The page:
Nonetheless, there's something hypnotic about the experience. Henning is a master at negotiating the Blank's tiny 2nd Stage space. And the production, which has a fine supporting cast featuring a dashingly retro Michael Urie, unfolds as a series of miniature tableaux, with short, sharply delineated scenes shifting between a sepia-tinged newsreel style and a more theatrically surreal approach.

Obviously, no account, no matter how rigorously researched, can completely clear up the mystery of evil. And that of course is part of the dramatic enticement, which Neil LaBute knows as well as anyone. A deep-sea diver into the perversities of male behavior, he doesn't want to explain away chauvinistic madness as much as give a rough measure of its seemingly boundless depths.

LaBute's "Some Girl(s)," which is receiving a nicely balanced production at the Geffen Playhouse, divides into four scenes in which Guy (Mark Feuerstein), occupying different hotel rooms across the country, reconnects with the women he abruptly left behind. A snake lurking behind a fake flower, he claims to want to make amends, but his remarks insidiously probe old wounds and desires.

The repetitive dramatic setup, amounting to a series of subtly sadistic reunions, isn't always easy to squirm, I mean sit, through. But what encourages us to keep following Guy's cross-country trek is the hope of figuring out his dubious rationale.

Shrewdly directed by LaBute, the production whets the appetite for explanatory revelations while concealing its hand until the final moments. If the suspense grows monotonous, at least Guy's hard-done-by girlfriends are given their due. Better still, each one ups the ante as a combatant in a battle of the sexes that's meant to make everyone in the audience feel a tad defensive.

Operating in a more lyrical register, Billy Roche's "Poor Beast in the Rain," the inaugural offering of the Salem K Theatre Company, has the ring of a Gallic Tennessee Williams. Try as you may to remain detached from the dramatized fray, the emotional tug lures you in.

Set in a betting shop in a small Irish town, the play revolves around the weekend of an all-Irish football final, a time of great pride, drunken celebration and treacherous remembrance. Sporting events mark time, and this one has drawn back the forbiddingly named Danger Doyle (Andrew Connolly), the scandal-ridden seducer who years ago absconded with the wife of the betting shop owner. Life in uneventful Wexford hasn't been the same since.

Steven (Michael O'Hagan), the lonely, retiring proprietor, would prefer to live out his day unmolested by any more change. His daughter, Eileen (Kate Steele), has become (out of necessity) the public face of this operation. This competent young woman is sought after by Georgie (Christopher Carley), a likable doofus with a singing voice that's renowned throughout the town, but she doesn't seem quite ready to settle for local obscurity.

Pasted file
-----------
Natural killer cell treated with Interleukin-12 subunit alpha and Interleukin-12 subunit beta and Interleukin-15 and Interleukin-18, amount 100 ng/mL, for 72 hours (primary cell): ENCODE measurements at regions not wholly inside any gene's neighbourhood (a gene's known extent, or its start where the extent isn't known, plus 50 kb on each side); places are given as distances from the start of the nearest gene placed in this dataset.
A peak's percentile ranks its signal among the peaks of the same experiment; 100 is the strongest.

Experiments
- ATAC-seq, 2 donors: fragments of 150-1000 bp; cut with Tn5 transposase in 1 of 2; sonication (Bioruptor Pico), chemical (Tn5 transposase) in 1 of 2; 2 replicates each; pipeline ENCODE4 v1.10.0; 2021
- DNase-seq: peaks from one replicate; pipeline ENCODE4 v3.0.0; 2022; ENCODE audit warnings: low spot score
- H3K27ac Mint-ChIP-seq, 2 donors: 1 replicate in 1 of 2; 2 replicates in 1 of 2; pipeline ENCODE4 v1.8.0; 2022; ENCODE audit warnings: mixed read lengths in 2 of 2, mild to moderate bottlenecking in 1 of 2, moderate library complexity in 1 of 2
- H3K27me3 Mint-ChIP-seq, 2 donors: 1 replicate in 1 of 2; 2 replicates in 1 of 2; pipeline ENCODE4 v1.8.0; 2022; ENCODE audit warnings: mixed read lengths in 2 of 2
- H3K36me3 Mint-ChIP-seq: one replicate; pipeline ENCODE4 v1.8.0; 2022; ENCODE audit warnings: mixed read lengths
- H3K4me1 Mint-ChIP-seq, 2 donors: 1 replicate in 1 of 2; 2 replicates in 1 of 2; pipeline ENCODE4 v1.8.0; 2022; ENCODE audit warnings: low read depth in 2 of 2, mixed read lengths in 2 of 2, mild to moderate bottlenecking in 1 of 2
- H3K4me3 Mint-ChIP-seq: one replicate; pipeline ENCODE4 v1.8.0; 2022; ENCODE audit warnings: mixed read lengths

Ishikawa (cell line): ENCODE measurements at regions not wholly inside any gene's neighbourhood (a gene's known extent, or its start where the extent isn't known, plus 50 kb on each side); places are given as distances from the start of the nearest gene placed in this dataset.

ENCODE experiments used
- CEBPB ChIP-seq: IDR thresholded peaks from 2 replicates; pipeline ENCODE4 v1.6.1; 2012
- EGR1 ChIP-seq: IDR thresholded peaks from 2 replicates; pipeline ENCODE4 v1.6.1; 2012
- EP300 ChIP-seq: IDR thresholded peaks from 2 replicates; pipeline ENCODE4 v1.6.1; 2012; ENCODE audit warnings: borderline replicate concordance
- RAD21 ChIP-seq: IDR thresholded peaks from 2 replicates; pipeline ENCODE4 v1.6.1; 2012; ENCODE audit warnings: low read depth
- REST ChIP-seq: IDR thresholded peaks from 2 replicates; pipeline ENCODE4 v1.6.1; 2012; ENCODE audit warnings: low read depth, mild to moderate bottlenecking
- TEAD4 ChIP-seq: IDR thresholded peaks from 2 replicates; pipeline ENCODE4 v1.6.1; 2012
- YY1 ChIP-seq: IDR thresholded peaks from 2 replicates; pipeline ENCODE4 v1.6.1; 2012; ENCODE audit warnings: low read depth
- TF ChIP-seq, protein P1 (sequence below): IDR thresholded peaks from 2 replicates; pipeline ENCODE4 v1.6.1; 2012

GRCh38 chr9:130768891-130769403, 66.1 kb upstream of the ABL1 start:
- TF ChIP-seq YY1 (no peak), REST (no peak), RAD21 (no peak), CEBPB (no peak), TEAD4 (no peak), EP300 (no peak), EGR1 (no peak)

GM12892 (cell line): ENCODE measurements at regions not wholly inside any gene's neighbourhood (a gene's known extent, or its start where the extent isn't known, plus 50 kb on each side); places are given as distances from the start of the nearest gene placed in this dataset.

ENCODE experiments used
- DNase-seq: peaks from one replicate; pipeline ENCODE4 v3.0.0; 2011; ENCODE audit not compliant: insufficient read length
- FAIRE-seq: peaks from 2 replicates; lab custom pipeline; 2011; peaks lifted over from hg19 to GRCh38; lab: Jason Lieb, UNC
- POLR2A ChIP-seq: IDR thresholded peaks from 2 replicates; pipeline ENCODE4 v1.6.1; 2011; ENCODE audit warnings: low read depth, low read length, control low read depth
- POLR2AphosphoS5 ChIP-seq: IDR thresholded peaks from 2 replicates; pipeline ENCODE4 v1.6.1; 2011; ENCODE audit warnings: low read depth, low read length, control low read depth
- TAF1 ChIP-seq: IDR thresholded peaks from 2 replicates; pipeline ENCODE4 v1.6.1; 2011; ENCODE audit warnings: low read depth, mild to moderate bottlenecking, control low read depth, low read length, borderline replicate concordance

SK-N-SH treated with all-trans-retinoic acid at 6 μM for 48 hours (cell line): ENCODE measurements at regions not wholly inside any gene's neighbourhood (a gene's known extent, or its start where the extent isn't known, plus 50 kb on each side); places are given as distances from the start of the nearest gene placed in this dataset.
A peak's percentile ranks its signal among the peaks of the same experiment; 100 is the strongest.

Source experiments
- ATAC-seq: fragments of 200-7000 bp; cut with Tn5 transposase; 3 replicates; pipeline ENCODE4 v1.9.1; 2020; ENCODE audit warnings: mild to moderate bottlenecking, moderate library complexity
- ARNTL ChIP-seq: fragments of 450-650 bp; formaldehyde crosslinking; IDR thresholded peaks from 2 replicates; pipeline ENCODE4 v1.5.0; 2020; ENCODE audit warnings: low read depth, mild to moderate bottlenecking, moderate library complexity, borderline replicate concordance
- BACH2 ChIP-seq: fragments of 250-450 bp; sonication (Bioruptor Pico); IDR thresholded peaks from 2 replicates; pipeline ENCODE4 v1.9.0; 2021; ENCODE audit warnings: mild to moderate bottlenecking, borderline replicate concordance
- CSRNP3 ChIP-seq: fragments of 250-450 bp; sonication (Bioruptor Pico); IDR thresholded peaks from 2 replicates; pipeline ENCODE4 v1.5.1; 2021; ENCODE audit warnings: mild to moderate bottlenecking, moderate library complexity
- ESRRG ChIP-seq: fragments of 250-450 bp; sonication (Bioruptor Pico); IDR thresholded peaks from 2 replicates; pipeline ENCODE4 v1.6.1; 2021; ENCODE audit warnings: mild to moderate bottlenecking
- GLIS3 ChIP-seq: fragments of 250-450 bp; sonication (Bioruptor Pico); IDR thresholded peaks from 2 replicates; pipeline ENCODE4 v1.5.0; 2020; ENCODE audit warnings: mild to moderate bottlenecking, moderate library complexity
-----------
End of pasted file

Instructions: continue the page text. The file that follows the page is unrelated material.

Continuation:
Danger discreetly informs Eileen that her mother is not holding up well and is dying to see her. Would she go with him back to London to comfort her? This stealthy conundrum proceeds under the watchful eye of Molly (the sensational Joanne Whalley, pouncing with the deliberation of a cat on her eighth life). A char in the betting parlor, she possesses an acid-spewing tongue and a smoldering passion for Danger that won't burn out. Not a nuance gets past her, and as the various conflicts among these characters are brought to a head, she makes sure that no one escapes a confrontation with the stark truth.

The play, part of Roche's critically praised "Wexford Trilogy," was first performed in London in 1989 but is only now receiving its Los Angeles premiere at the Matrix Theatre. If it took this long to get an American staging this good, the wait was worth it. Directed by Wilson Milam, who did such a memorable job with Martin McDonagh's "The Lieutenant of Inishmore" on Broadway in 2006, and featuring top-notch ensemble work, the production delivers what only the theater can -- an embodiment of poetry.

Yes, "Poor Beast" has an underlying dilemma that borders on the quaint. But it's also beautifully observed and tenderly affecting. This is usually a rare feat, but the remarkable development of the last couple of months is the bountiful number of such occasions.

New voices, such as Sarah Treem's, have enlivened South Coast Repertory. Her sprightly play "A Feminine Ending" which ran last month, is a deconstructed romance about an ambitious woman choosing between her artistic dreams and her love life. Heather Woodbury's new solo show, "The Last Days of Desmond Nani Reese: A Stripper's History of the World," which enjoyed too short a run at the Bang Studio Theatre, conjured colliding feminists' worlds through the imagination of a singularly inventive writer and actor. And Alex Timbers (who's admittedly more of an auteur than a playwright) collaborated with composer Michael Friedman on "Bloody Bloody Andrew Jackson," an irreverent look at our nation's seventh president (and the creepy parallels he shares with our 43rd).

This last work, which had its world premiere at the Kirk Douglas Theatre, may have tapped out its sophomoric chicanery relatively early. But it offered frolicsome evidence that the new wave of theatrical pioneers is as unstoppable as the battalion of traditional dramatic storytellers who thankfully never go out of fashion.

charles.mcnulty@latimes.com